Jeffers Foundation



Fourth Week of October

An "Indian Summer" day brings above normal temperatures and little or no wind. These warm, sunny, hazy days follow autumn's first frost, when a high-pressure system passes through. The name likely refers to the period when Native Americans made their final preparations for winter. Indian summers are short, lasting only a few days, so people take to the golf courses, biking paths, picnic areas, and hiking trails in great numbers. Fall foliage colors continue with beautiful reds on Autumn Blaze maples and Boston ivy vines, and golden-yellows on eastern cottonwoods and paper birch trees, bringing out photographers and landscape painters.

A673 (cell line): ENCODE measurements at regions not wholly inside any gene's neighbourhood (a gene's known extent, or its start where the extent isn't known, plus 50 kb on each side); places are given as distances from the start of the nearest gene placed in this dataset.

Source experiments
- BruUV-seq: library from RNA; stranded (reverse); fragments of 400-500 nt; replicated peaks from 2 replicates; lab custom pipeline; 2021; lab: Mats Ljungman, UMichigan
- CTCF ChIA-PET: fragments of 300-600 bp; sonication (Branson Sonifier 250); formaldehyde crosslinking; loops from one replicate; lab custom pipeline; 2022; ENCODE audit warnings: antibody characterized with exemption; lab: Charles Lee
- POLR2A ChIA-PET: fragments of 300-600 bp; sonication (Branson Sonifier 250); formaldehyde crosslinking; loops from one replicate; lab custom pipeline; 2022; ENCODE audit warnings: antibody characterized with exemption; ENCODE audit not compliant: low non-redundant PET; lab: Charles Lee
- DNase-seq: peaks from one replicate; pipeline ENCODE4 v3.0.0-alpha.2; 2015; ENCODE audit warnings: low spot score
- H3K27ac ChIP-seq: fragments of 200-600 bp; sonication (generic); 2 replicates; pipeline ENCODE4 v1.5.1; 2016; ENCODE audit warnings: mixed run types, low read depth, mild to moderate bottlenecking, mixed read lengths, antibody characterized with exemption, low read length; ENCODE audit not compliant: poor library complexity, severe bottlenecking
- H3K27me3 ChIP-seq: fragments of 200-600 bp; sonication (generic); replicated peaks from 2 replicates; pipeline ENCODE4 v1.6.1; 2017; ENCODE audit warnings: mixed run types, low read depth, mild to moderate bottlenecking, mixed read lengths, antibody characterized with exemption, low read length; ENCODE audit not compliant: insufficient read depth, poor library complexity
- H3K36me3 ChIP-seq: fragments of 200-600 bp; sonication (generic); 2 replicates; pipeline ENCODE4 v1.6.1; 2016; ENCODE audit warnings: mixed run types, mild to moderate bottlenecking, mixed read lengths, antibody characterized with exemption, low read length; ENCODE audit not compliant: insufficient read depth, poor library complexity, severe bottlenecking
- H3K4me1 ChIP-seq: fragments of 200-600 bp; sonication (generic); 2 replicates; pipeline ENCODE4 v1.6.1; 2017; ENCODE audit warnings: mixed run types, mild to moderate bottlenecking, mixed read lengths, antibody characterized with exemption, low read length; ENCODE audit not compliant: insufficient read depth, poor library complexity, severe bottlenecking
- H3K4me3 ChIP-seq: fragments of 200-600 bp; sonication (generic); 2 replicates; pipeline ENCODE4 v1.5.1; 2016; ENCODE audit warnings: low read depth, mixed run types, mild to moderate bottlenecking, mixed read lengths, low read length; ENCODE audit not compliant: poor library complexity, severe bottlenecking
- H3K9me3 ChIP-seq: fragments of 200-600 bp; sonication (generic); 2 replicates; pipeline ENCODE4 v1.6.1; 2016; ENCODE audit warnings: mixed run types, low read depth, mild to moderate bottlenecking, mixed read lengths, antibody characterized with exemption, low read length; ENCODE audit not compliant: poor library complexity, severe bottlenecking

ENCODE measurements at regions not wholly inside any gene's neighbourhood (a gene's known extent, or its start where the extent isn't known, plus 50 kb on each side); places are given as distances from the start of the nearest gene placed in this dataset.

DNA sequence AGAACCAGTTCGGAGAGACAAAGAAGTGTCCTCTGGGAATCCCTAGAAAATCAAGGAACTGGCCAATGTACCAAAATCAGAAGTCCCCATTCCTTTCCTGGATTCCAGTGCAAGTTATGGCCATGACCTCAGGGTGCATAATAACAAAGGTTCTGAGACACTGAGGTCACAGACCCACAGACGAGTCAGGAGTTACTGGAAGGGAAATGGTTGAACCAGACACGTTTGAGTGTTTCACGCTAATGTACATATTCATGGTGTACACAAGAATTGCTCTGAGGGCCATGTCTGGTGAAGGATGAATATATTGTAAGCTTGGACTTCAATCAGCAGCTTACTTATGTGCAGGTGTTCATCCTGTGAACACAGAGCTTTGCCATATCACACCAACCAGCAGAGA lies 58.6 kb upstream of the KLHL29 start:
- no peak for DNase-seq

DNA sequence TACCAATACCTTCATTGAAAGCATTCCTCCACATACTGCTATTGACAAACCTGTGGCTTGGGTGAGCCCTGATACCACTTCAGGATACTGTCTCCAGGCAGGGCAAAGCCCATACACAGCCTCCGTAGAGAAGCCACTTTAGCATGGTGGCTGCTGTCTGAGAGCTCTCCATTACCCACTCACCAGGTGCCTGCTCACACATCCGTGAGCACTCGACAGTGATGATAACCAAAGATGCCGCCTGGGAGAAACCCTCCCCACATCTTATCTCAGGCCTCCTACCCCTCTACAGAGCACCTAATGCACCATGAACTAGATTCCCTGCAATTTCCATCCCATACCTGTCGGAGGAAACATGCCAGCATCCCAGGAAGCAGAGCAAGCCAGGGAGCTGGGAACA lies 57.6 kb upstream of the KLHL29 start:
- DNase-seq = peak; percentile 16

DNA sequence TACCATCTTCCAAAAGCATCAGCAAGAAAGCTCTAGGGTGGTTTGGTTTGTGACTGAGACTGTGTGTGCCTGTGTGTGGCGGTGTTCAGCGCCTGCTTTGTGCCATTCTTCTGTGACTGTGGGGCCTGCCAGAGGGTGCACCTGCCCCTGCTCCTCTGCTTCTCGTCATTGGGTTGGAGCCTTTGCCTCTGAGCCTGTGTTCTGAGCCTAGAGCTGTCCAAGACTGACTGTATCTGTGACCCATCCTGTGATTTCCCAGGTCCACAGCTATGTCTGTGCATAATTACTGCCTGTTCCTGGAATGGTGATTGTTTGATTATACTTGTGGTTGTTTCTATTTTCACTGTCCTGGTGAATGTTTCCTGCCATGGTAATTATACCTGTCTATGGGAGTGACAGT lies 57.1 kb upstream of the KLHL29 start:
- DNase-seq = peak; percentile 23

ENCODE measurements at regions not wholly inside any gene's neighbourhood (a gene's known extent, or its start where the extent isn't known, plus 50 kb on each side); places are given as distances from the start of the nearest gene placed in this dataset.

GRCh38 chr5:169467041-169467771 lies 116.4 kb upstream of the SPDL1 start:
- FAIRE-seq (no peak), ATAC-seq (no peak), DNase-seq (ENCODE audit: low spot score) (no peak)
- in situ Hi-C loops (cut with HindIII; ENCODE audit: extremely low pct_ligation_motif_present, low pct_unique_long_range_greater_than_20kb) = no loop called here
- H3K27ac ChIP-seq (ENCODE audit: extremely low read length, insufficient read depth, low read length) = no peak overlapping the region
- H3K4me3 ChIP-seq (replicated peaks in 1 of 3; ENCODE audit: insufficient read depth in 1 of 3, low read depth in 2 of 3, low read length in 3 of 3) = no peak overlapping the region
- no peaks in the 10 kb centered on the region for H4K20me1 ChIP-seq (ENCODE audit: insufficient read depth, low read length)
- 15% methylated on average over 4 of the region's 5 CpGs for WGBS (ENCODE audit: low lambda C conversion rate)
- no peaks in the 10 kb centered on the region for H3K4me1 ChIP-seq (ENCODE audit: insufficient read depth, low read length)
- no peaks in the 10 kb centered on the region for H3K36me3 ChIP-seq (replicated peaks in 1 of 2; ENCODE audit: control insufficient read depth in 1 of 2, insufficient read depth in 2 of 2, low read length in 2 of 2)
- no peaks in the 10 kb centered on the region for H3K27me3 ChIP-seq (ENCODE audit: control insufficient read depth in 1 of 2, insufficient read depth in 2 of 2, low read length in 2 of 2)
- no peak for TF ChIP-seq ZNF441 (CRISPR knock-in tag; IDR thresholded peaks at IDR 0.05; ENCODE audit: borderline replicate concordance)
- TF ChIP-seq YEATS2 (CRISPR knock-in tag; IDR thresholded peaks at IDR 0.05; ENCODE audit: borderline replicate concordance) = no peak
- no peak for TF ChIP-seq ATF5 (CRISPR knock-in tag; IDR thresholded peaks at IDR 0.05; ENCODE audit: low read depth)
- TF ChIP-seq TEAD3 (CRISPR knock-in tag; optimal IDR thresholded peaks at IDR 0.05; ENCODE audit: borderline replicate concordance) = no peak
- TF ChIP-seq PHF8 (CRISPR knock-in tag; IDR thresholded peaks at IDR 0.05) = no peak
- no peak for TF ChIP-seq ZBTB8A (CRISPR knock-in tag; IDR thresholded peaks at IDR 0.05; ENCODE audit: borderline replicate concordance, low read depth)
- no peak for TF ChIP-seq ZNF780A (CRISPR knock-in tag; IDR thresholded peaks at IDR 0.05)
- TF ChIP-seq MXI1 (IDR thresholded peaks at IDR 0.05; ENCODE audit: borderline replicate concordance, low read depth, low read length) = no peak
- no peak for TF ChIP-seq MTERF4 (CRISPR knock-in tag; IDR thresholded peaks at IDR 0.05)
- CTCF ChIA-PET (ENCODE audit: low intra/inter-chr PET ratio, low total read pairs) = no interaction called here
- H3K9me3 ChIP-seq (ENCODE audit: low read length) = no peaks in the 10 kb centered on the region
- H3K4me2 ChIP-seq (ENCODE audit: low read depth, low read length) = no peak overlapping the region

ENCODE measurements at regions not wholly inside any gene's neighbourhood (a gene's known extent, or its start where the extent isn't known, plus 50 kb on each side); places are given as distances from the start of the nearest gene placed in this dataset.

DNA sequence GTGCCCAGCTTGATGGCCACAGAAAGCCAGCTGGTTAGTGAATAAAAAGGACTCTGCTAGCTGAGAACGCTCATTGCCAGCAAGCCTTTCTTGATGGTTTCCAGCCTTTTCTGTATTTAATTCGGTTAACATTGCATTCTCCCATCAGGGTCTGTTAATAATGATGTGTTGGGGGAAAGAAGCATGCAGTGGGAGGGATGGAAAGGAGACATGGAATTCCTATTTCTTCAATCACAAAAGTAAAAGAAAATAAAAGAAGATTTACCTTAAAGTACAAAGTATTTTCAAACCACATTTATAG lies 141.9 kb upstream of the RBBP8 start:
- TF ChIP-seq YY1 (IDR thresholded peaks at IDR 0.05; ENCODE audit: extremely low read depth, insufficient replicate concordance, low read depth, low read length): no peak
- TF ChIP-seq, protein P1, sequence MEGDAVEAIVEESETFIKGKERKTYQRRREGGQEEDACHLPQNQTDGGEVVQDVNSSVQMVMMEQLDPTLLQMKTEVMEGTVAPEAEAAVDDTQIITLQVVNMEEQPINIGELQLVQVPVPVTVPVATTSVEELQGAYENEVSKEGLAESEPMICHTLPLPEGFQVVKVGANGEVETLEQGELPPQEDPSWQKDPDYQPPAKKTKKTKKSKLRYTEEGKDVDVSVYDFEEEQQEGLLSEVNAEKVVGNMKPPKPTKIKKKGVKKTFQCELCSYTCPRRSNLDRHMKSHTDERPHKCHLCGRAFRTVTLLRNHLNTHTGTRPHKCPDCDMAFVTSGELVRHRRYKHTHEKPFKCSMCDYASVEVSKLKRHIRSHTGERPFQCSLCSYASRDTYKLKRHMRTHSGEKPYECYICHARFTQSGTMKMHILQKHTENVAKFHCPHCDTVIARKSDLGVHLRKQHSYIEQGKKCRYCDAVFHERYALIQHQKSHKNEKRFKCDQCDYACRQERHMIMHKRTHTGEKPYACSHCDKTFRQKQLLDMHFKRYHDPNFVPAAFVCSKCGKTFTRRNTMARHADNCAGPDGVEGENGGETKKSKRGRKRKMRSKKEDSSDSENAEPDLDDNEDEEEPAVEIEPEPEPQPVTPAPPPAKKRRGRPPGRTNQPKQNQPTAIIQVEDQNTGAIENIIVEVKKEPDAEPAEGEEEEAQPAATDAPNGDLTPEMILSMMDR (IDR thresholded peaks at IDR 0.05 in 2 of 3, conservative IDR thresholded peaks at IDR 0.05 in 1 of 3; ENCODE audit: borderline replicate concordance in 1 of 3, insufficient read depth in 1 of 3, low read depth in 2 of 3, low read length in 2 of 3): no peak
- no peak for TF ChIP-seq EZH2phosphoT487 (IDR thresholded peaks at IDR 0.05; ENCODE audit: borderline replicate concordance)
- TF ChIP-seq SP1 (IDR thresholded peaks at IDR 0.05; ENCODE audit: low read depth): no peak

October 25, 2015: About 7,000 migrating sandhill cranes gathered at Sherburne NWR.


What to Look For 10, 2017

Peak day for autumn foliage colors (Twin Cities):
2015 October 14
2014 October 14
2013 October 13
2012 October 1
2011 October 4

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